Wildfires burn California, causing $60 billion in damages


Noah David '22

A fire burned close to houses near the South City Sign this month.

Sebastian Elsner '23, Staff Reporter

More than 7,500 fires raged through California this year. The fires have burned more than four million acres, making 2020 the worst wildfire year in the state’s history, according to the California Department of Forestry and Fire Protection.

The record heat wave and winds sparked the August Complex fires making it the largest, passing the Mendocino Complex fire in 2018. The August fire burned more than 1 million acres.

Here is the Screenshot of the Fires around Califonia. Interactive map included, By Andrei Lynch

Mark Howell ’85, who has a house in the Russian River Valley, said, “To be better prepared for forest fires we need better forest management.”

Once again, another heatwave struck the area in the last week of September, creating up to 20 more fires. The most recent big fire was the Glass Fire just north of St. Helena, in Napa County.

This fire burned for more than three weeks, and more than 70,000 acres. It has stretched through two counties, Napa and Sonoma. The cause is still unknown. More than 25,000 evacuated in most of Napa and Sonoma counties.

This fire season in California is the largest, but not the most dangerous. For the Glass Fire, in certain non-populated areas, firefighters are letting the fire burn, because if the forest does not go through a cycle of the tree dying, the trees will not release more seeds. If the forest does not go through that cycle, the trees have a higher chance to burn.

Michael O’Brien, AP Environmental Science teacher at Archbishop Riordan, said, “The fires that have been happening, climate change is not the only cause, there is also forest management. What I saw was containment, within the non- populated areas so that the trees can regenerate.”

So far, 2018 was the most dangerous because 25,000 houses were destroyed, more than 100 deaths occurred, and more than 80 injuries were sustained. Also, 2018 cost more than $25 billion to help people affected.

And, the fires are not over yet. Currently, the fires have cost more than $60 billion. No one is ever prepared enough, but there are ways to reduce the damage.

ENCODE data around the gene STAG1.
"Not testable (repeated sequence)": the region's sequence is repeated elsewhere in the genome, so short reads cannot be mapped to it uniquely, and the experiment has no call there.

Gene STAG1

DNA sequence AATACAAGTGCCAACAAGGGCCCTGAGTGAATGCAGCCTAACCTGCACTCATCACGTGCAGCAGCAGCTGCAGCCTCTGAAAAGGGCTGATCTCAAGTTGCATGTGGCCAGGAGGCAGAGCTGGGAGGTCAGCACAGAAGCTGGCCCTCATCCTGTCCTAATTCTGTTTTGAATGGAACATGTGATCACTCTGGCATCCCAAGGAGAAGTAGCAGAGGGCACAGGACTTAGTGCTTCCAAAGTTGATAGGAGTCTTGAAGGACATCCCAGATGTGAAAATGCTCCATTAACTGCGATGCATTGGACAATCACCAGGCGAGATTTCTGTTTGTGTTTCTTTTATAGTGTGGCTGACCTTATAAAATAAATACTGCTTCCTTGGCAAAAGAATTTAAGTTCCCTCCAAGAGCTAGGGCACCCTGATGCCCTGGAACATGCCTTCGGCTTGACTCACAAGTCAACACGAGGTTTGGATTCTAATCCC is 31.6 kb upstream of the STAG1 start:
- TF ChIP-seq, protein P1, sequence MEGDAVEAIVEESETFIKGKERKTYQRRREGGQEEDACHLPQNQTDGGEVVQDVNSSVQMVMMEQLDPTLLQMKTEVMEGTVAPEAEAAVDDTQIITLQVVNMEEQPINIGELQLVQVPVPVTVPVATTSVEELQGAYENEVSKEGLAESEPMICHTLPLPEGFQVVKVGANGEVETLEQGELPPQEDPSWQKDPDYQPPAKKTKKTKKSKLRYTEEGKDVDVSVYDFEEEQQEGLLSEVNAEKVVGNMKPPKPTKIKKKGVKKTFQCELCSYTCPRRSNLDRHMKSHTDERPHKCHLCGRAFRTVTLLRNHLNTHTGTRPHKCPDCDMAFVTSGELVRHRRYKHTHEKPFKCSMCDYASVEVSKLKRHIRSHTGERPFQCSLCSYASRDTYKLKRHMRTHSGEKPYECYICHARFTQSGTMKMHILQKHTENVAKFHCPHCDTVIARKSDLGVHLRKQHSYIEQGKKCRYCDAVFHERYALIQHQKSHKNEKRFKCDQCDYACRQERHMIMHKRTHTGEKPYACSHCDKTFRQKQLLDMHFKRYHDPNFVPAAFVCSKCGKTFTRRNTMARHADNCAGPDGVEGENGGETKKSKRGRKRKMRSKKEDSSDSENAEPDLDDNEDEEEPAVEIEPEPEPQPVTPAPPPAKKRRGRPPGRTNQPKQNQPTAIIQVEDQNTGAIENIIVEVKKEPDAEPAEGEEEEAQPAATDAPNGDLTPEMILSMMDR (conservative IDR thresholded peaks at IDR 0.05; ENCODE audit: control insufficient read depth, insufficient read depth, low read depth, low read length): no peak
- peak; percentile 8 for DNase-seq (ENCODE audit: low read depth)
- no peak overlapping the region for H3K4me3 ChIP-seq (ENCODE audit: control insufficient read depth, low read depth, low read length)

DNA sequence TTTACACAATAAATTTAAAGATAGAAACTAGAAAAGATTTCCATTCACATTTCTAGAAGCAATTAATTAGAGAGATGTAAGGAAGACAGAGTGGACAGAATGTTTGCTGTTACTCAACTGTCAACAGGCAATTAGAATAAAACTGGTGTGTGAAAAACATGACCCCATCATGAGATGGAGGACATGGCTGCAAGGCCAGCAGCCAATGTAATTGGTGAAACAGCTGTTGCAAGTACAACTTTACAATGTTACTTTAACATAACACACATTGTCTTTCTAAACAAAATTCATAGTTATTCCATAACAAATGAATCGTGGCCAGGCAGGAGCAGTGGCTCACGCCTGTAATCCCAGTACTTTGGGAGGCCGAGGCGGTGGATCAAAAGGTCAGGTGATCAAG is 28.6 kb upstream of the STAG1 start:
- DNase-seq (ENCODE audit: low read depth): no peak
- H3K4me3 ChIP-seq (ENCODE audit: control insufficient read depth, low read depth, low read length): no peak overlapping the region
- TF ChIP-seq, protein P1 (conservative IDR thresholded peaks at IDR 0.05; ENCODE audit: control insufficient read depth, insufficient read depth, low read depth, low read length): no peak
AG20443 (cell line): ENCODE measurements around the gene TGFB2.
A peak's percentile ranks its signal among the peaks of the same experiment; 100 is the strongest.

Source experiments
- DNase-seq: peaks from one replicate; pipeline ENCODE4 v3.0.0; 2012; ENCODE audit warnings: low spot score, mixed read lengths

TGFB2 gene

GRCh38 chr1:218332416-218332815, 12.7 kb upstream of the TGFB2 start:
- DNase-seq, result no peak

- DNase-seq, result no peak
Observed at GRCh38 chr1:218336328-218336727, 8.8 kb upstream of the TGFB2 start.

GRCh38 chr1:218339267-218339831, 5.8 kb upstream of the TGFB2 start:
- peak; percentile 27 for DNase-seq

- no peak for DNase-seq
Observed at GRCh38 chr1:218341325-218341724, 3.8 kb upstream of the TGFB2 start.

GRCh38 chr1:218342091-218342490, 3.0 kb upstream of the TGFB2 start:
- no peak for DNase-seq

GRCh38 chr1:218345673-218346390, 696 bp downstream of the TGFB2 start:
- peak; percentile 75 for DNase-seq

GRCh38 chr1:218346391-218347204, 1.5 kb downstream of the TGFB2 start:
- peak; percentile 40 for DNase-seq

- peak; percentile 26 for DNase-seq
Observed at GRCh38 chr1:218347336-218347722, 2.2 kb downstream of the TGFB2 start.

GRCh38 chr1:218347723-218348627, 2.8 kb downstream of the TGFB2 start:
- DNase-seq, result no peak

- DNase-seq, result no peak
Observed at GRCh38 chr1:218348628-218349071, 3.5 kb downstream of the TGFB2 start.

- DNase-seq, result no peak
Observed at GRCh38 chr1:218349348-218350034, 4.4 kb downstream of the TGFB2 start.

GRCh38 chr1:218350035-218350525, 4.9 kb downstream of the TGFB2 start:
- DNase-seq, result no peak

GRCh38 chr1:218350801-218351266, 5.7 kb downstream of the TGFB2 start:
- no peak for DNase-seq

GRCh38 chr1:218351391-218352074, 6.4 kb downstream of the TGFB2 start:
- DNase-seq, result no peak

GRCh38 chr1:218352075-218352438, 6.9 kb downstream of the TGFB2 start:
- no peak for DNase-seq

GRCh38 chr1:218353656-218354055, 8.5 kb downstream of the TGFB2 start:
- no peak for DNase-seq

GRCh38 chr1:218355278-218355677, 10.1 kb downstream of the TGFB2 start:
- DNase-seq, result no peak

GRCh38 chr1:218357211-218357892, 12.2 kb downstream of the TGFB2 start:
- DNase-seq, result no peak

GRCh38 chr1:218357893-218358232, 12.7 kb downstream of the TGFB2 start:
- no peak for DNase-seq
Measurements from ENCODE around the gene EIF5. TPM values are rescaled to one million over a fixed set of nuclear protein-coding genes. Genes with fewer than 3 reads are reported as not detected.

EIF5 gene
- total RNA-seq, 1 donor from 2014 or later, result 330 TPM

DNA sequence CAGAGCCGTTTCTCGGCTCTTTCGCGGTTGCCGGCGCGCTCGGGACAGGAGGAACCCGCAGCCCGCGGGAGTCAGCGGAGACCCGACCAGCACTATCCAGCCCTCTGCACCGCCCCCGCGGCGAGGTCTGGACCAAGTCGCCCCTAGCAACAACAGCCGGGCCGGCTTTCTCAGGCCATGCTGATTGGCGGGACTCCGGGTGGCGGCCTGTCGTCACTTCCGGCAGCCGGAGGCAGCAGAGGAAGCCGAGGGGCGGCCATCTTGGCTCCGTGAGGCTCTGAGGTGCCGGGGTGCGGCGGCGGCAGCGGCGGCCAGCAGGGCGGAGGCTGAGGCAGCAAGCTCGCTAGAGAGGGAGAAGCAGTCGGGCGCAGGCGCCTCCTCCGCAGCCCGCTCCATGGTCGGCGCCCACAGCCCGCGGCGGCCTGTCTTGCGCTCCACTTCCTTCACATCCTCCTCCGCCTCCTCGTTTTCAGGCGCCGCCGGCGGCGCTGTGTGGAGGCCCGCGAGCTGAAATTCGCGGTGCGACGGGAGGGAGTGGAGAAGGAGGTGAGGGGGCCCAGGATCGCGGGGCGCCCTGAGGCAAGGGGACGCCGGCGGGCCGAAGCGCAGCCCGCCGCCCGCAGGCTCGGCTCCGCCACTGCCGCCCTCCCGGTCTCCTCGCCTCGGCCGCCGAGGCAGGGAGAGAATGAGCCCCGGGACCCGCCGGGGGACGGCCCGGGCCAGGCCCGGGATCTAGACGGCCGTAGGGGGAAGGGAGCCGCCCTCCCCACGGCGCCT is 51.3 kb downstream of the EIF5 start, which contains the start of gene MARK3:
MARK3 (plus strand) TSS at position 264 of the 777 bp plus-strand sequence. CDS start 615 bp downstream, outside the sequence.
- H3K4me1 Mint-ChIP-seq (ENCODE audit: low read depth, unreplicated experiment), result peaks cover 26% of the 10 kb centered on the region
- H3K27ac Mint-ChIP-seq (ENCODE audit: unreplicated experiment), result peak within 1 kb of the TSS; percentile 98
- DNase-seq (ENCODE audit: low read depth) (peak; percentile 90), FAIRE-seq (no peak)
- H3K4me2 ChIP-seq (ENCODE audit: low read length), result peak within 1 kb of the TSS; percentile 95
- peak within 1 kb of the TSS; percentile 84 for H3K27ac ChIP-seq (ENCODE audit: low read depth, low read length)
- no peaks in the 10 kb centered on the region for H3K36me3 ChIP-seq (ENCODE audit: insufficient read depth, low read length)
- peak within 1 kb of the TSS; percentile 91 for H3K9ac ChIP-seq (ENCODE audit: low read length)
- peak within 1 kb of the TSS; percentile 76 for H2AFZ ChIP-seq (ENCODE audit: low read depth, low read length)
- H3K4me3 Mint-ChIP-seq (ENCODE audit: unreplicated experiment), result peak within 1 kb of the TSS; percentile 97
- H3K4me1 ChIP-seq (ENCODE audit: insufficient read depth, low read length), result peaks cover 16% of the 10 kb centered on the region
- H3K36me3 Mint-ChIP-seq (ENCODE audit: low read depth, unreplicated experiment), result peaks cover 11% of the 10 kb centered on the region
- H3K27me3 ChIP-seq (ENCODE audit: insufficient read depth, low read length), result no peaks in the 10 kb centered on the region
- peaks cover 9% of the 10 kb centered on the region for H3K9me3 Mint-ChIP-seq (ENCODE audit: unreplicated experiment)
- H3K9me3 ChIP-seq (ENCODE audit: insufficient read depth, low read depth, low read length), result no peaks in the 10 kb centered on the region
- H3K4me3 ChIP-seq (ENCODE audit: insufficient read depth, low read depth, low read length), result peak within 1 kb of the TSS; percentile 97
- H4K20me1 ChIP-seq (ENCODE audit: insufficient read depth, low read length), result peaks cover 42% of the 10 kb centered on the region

Howell suggested, “…removing dead and fallen trees, clearing out undergrowth and dried out vegetation.” Removing dried out vegetation helps the environment to become more fire retardant.

Living in wooded areas, it is more important to be prepared. Tommy Taylor, retired police officer for SFPD who has a house in the Russian River Valley, said, “If you live in a wooded area, there’s really not a lot you can do except clear the defensible area around your house of tree limbs, brush, and weeds.”

Residents are encouraged to have a bag ready and prepared to evacuate at any time. If officials ask to evacuate, those orders should be followed.

Taylor said, “It depends if the fire is close and you do not live in a heavily wooded area. I felt safe because the fire was far, but I was ready to leave if needed.”

The fires didn’t just affect the people who had to evacuate, but everyone in California, because the smoke permeated all throughout the country. On the Record Searchlight website, their Hazard Mapping System shows that the smoke from the California fires stretches all the way to New York and other Northeast states.

Since August, 15 fires have been burning in California, Oregon, and Washington. This has been the biggest, record- breaking fire in California. There are 25 major wildfires destroying more than 70,000 buildings and more than 40 fatalities.

Being nervous about fires is normal, but people still need to be prepared, have a backup plan, and clean around the house to remove dead vegetation and leaves.